According to the Great Canadian Shoreline Cleanups, single-use plastic comprise more than a third of all plastic waste and are among the top twelve most collected items during shoreline cleanups. Not only does trash pose a threat to our shoreline ecosystems, if the trash washes into the lake, it can break down into smaller pieces of plastic and enter the food web. That’s why GBF wants to work with you to help our shorelines, lakes, aquatic animals and beyond through shoreline cleanups  around Georgian Bay.

And Georgian Bay communities got great results in 2019! 107 volunteers picked up an astonishing 1369 pounds of trash. Check out what each community did, and the top 12 litter items in this GBF 2019 shoreline clean-up report.

Learn about how to reduce your plastic use and volunteer/do for a shoreline clean up by contacting Brooke at brooke.harrison@gbf.org.

Safety First

Shoreline Safety And How To Do Cleanups

 

The world has changed since last summer. Going out in groups of volunteers, at the time of this writing (March 26th,, 2020), is not safe for public health. At GBF, we have altered our volunteer instructions for shoreline cleanups this summer to match public policy on social distancing to mitigate coronavirus spread (as of March 26, 2020). Please note: Checking with Public Health officials and adhering to any updates and changes since March 26th as it applies to volunteering is your responsibility (Ontario government link, Canadian government link, and your local municipality).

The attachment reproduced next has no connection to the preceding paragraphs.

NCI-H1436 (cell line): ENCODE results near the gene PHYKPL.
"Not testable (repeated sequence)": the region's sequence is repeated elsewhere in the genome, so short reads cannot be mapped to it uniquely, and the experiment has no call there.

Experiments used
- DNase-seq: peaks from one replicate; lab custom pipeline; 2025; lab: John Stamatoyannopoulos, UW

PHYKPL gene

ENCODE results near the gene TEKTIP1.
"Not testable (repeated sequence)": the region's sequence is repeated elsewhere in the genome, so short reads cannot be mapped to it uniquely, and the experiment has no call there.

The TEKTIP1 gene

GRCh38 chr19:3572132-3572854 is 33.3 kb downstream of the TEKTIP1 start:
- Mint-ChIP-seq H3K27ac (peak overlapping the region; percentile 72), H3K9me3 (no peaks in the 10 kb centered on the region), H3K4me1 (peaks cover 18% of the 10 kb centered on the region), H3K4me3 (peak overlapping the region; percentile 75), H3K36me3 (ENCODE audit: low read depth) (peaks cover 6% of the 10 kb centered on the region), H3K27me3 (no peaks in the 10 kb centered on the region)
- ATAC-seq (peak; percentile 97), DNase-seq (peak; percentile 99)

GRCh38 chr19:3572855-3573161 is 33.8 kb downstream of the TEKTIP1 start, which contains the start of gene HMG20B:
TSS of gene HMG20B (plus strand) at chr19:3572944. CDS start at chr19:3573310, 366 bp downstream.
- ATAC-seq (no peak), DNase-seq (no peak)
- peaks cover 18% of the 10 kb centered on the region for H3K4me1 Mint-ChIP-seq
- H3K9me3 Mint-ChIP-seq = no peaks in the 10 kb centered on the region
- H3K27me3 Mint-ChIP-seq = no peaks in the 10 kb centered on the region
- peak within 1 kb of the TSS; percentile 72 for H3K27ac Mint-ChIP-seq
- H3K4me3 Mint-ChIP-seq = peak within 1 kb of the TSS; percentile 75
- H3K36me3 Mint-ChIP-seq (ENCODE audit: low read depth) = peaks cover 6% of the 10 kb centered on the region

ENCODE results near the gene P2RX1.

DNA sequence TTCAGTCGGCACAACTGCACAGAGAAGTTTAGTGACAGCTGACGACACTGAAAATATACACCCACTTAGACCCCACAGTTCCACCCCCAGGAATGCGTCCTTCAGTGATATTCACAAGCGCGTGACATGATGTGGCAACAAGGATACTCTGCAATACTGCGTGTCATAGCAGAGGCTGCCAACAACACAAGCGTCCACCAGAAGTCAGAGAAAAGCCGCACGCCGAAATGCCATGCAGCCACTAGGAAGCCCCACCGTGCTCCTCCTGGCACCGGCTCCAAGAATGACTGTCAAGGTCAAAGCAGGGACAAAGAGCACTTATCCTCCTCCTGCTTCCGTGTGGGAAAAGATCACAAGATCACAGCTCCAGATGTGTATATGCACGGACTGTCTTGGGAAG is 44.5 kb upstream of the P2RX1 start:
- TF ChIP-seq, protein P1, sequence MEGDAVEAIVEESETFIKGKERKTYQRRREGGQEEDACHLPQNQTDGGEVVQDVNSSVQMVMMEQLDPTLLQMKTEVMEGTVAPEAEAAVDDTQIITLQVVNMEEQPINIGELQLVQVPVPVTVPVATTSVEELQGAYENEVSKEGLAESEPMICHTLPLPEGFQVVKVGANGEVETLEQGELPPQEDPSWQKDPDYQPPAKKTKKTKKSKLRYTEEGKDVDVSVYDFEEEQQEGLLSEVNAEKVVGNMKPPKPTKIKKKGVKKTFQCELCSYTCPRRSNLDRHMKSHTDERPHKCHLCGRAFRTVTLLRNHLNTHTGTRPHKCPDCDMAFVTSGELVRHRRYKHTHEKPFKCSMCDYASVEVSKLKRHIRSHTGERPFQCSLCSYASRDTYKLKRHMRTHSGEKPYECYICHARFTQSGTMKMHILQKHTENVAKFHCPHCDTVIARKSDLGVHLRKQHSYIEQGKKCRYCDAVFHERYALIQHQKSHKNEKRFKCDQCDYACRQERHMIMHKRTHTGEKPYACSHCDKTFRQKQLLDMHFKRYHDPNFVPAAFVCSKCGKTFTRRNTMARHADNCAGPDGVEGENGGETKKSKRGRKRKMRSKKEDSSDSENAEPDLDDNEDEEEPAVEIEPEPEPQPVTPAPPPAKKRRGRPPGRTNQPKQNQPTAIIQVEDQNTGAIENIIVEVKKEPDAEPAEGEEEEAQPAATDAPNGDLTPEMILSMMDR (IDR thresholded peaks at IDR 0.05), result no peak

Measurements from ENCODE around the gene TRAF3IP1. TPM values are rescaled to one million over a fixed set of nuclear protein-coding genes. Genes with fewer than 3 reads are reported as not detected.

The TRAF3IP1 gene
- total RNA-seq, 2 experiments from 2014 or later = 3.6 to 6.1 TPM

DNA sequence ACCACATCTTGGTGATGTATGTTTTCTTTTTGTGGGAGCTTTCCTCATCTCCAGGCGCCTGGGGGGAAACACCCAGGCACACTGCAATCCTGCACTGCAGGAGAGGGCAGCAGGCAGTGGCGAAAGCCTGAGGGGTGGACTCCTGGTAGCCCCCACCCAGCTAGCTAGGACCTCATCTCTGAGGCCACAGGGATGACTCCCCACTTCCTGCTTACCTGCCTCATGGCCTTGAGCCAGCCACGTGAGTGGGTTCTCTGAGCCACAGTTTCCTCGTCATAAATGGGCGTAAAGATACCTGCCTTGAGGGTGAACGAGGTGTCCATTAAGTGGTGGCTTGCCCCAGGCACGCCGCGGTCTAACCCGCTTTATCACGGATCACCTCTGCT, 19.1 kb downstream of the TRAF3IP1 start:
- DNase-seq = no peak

1. Household family teams.
Go with at least one other person (1 supervising adult mandatory, and not more than 5 household family members) that you have self-isolated with in your household for a walk on your own property, your street, or on a permissible shoreline near you. This should be at a place where you will not break social/physical–distancing rules (i.e. breaking guidelines by being in a crowd with other people and other guidelines).